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Sidecar Bob

Dec 19, 2021
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I studied electronics in high school & college 45+ years ago, in the awkward period between when they stopped teaching about tubes and when they started teaching about ICs. After that I worked in a small shop that specialized in PA equipment for less than a year before moving on to the career I wanted since my early teens: Designing speakers.
I did that for at 2 speaker manufacturers that each became the largest in Canada while I was there and my name was mentioned in Audio Scene Canada magazine a few times (apparently the sales guys dropped my name a bit too).

The details aren't important but after a dozen years things were starting to sour and I no longer wanted to deal with furniture chain buyers like the guy that told us "That one is what I'd want in my own living room but I'm going to order this because I know our sales people can sell something that sounds like it. I'd put little piles of dirt with price tags on the sales floor if I could" (when the order came in the sales manager & I decided to call their models LPD-01, LPD-02 &c).

I had always wanted to move out of the city so we decided to raise our kids in a place where the air was worth breathing, you could see the stars at night and the roads had a lot less traffic, found a house near Lake Simcoe and I left my career in electronics behind.
I took a job at a local factory (5km from home), planning to keep looking until I found something I liked better. The work had absolutely noting to do with electronics but I found it interesting and ended up retiring from there 27 years later.

During most of the time since we left the city the only electronics I've done was some motorcycle wiring (including using LEDs as indicators in instrument panels and switch panels), a few small projects for my model trains (again including LEDs) and the occasional repair of something around the house.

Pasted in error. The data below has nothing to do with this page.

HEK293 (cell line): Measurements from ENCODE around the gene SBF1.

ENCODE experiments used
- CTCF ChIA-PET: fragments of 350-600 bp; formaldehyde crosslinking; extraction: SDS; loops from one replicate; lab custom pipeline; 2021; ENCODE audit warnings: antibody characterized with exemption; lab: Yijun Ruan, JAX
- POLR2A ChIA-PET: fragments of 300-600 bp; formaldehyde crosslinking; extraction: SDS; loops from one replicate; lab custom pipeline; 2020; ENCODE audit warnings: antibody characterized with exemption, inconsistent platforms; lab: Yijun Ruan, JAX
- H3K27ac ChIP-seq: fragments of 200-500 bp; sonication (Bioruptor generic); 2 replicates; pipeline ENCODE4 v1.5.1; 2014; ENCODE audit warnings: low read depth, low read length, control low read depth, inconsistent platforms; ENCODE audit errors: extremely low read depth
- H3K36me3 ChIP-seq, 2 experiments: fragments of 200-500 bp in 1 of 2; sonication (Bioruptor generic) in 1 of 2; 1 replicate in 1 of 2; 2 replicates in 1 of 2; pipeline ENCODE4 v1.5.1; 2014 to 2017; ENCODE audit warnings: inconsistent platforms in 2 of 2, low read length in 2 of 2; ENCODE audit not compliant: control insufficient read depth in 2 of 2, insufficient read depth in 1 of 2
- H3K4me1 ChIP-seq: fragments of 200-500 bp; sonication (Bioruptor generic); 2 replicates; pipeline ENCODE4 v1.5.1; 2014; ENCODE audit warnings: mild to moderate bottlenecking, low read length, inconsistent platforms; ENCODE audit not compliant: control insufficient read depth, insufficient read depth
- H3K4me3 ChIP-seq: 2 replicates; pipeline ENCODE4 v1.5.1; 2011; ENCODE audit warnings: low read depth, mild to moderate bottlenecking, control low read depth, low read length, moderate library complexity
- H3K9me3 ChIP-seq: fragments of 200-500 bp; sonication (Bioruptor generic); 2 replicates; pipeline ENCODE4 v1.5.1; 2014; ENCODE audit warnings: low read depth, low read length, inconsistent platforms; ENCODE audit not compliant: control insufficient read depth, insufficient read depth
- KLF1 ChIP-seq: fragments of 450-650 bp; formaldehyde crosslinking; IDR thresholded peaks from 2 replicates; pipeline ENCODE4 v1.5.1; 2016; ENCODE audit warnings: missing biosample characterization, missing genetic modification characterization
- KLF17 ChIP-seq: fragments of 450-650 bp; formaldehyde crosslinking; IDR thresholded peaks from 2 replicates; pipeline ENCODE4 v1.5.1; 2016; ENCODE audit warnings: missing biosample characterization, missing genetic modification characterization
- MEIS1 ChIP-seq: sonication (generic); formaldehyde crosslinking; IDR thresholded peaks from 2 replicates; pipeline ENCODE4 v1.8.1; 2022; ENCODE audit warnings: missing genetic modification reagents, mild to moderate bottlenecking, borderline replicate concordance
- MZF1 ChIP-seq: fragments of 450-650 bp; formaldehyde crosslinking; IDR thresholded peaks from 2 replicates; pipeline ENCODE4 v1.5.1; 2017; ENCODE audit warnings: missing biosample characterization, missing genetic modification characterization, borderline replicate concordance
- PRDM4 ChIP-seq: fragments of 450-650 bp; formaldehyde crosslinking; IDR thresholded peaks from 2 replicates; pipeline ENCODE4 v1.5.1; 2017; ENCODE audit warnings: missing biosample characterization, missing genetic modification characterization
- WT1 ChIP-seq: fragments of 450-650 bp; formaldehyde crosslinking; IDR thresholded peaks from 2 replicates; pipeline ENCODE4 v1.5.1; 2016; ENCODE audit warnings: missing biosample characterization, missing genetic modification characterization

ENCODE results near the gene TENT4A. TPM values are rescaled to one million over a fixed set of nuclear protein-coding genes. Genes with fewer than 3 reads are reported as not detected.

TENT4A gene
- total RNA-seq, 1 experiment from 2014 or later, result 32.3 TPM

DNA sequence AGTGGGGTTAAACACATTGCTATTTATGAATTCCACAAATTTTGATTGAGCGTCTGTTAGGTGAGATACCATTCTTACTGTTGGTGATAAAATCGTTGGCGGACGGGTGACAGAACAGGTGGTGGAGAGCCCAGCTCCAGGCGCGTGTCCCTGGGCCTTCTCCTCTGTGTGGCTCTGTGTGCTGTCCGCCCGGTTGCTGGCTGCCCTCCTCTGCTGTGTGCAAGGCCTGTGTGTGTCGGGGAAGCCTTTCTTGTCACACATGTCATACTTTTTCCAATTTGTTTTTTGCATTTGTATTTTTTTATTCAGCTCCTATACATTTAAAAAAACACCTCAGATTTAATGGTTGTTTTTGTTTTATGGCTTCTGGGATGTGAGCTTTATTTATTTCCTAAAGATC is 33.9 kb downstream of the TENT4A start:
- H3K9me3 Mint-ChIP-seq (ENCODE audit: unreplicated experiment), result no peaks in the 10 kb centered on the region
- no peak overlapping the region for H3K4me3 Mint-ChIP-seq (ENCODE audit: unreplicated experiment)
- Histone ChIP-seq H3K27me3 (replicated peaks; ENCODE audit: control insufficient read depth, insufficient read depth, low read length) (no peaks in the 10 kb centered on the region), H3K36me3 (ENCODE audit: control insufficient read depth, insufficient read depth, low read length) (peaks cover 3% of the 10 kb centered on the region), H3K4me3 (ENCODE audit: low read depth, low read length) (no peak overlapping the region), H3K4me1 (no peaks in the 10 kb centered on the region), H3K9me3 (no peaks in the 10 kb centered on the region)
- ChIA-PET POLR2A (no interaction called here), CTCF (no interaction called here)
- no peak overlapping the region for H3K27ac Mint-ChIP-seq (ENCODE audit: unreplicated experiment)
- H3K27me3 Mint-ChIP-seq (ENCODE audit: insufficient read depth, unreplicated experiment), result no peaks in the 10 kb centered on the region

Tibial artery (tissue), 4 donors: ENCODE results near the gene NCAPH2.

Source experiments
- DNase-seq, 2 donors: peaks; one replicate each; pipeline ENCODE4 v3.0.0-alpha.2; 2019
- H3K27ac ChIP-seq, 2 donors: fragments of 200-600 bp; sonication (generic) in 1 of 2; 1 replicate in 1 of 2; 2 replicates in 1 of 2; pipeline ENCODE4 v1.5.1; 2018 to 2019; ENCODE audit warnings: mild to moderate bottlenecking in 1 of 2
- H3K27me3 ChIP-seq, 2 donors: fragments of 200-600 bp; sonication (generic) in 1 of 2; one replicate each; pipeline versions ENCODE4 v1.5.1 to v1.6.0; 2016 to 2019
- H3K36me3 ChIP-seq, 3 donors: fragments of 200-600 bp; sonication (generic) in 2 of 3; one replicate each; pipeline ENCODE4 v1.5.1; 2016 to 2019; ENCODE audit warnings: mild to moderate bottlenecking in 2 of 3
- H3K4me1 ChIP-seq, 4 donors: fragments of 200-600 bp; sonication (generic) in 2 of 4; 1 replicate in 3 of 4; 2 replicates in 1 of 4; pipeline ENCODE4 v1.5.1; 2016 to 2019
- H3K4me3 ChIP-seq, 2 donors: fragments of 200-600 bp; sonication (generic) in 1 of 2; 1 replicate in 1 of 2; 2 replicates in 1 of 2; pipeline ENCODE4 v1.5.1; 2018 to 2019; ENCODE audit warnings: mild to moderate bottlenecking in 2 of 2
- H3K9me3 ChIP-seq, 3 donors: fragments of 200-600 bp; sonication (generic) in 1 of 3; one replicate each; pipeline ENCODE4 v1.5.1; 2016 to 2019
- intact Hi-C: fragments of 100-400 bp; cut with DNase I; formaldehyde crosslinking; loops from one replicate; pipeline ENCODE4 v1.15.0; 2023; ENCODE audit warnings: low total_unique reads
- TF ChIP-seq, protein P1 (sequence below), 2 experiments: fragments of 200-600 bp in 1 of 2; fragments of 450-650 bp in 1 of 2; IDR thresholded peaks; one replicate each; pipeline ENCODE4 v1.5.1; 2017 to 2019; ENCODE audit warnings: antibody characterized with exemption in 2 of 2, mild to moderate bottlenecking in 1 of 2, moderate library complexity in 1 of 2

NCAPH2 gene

I retired 5 years ago and spent the first few years catching up on household repairs/renos that I didn't have time for while working and learning how to grow most of our own vegetables. Last winter I decided it was time to deal with the mess in the basement workshop.
About 20 years ago we inherited the house my parents had built when they followed us out of the city and, since most of my shop time was keeping my motorcycles running I built a shop in the garage for that and didn't use the basement shop much so some of the stuff there was still where Dad had left it, often under other stuff I'd put there to deal with later.

I'm not sure what Dad had planned to use it for but there's a bench along the south wall of the shop that's about 1.3m long, 0.7m deep and 1m high that I decided it would become the first real electronics bench I've had since 1988 (seen here in March)
25 - Electronics bench Mar 22.jpg

Which brings me to joining this forum. I've been on forums for my motorcycles and other things for years and I know how great a community of people with a common interest is. And I'm finding myself butting my head against some pretty basic stuff that I used to know so I figured it was about time I looked for an electronics forum where I can find people that might be able to help me figure some of this stuff out.

Just as an example, when I was in college one of our teachers arranged an annual bulk purchase of alligator clips and red and black rubber insulated wire for the first year students so we could make up sets of good clip leads. 45+ years later I think I still have 3 of them. I do have a set of longer clip leads with plastic insulated wire (not as supple as the rubber insulation was) that I got from Princess Auto in the garage shop for when I work on motorcycles &c but they aren't great for electronics and I'd like to keep them in the garage anyway.